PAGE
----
Recovering the Resurrection (part 4)

Losing the Resurrection

The loss of the importance of a bodily resurrection is something that permeates Christian culture. It is found in everything ranging from our hymns to our popular funeral liturgies to our popular music. With the increasing rationalism and dependence on science to explain everything in the world that became popular in the 19th century, Christians began to lose sight of a physical, bodily resurrection. This can be seen both in the literature and the songs from the period. Christians instead began to focus on an obscure idea of heaven and being forever removed from this world and the bodies that inhabit the world. Popular and Christian ideas about the afterlife began to merge, and it was Christian theology that suffered the most.

A brief glance through a hymnal illustrates what many Christians think about life after death as much of Christian theology is encapsulated in the songs that are sung by the church. The powerful hymn, “How Great Thou Art” closes with a look at what Stuart Hine believed awaited Christians:

When Christ shall come, with shout of acclamation,

And take me home, what joy shall fill my heart.

For Hine the ultimate rest for a Christian after death was somewhere beyond this earth that Jesus would come and take believers to. The final hope was not in a future return of Christ to the earth where Christians would experience a bodily resurrection and then live with Christ eternally on a new and perfected earth.

This idea is also reflected in a poem by Emily Dickinson, a popular nineteenth century poet whose poems on death continue to be popular at funerals today and reflect our cultures skewed ideas about the afterlife. She wrote in a poem entitled “Joy in Death” that the future of those who die is that of a disembodied soul in heaven:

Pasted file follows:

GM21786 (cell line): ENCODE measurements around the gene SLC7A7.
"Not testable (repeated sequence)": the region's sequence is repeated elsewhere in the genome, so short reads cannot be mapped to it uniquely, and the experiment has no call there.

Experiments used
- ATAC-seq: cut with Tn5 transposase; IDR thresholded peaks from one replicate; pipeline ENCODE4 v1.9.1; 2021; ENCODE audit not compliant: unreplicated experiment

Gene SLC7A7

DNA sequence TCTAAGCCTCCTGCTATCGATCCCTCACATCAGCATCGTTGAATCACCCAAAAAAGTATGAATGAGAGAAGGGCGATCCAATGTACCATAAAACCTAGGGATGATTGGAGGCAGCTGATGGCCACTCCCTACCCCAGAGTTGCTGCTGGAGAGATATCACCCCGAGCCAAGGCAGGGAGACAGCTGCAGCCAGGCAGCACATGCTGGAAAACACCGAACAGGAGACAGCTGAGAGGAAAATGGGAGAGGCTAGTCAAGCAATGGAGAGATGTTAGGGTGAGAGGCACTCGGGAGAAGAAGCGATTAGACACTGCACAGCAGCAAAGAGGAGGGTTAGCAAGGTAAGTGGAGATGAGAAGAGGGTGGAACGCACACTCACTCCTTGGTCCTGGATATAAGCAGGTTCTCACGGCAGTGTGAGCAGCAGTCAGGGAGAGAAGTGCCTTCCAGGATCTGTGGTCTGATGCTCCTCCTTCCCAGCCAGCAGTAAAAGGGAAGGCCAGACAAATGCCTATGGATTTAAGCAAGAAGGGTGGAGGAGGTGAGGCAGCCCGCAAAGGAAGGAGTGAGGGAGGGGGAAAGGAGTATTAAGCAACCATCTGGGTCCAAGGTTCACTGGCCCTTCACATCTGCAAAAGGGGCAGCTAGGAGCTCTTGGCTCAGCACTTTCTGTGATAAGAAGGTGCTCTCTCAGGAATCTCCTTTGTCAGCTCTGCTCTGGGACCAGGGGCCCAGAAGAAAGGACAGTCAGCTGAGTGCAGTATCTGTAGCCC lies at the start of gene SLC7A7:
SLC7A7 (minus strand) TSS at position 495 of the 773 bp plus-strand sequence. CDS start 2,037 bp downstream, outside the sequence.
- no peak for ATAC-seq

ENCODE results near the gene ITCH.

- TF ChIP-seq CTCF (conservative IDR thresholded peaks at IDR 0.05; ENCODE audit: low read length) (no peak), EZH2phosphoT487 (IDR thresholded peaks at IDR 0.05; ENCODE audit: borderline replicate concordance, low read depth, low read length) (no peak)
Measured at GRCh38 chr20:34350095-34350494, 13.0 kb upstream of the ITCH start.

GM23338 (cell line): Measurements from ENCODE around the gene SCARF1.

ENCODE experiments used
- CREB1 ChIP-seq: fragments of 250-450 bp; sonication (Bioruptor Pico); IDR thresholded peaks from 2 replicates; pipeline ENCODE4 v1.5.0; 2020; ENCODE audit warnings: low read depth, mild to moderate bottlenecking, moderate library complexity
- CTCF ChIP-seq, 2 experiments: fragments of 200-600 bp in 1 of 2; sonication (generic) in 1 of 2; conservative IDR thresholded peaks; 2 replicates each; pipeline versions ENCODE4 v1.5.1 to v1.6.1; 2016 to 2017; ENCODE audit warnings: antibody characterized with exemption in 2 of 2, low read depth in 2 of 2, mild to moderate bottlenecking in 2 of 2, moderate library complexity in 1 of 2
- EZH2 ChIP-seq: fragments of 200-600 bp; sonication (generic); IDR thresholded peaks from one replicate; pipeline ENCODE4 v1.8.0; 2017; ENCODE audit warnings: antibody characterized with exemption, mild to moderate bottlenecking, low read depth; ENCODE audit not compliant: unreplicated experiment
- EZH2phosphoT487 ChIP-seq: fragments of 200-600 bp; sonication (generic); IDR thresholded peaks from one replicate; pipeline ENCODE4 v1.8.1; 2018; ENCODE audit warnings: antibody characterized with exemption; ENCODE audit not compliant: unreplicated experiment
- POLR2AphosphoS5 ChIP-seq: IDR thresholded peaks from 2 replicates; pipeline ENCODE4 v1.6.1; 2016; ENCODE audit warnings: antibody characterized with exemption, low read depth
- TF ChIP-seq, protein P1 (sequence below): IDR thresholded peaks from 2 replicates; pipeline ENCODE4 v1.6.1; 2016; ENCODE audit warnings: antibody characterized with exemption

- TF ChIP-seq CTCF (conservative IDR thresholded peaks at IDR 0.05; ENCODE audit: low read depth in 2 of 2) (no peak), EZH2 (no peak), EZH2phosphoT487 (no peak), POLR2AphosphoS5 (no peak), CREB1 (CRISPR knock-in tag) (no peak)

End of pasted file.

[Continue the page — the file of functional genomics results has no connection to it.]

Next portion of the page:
If tolling bell I ask the cause.
‘A soul has gone to God,’
I’m answered in a lonesome tone;
Is heaven then so sad?

That bells should joyful ring to tell
A soul had gone to heaven,
Would seem to me the proper way
A good news should be given.

Even today, in an increasingly secular world, references to heaven abound. Popular music artists such as Eric Clapton,[1] Bob Dylan,[2] and U2[3] all have songs talking about heaven as the place where people go after they die. Neither Emily Dickinson nor Bono of U2 have any concept of a future hope in the bodily resurrection. The ideas about heaven put forth in music, literature, and fiction have become so ingrained in Christian culture that many Christians automatically think they will spend eternity as a soul in a heaven that is beyond this world after they die.

The loss of the bodily resurrection and emphasis on heaven has become so prevalent that many Christian funerals today speak only of a soul gone on to heaven and rarely, if ever mention the bodily resurrection of the believer which is the true eternal hope of believers. While this may not seem important, it illustrates that at the time when Christians should be most readily thinking about their ultimate victory over death in the future bodily resurrection and return of Christ to remake heaven and earth, they are instead focused on the soul of the person who died spending a disembodied eternity in heaven.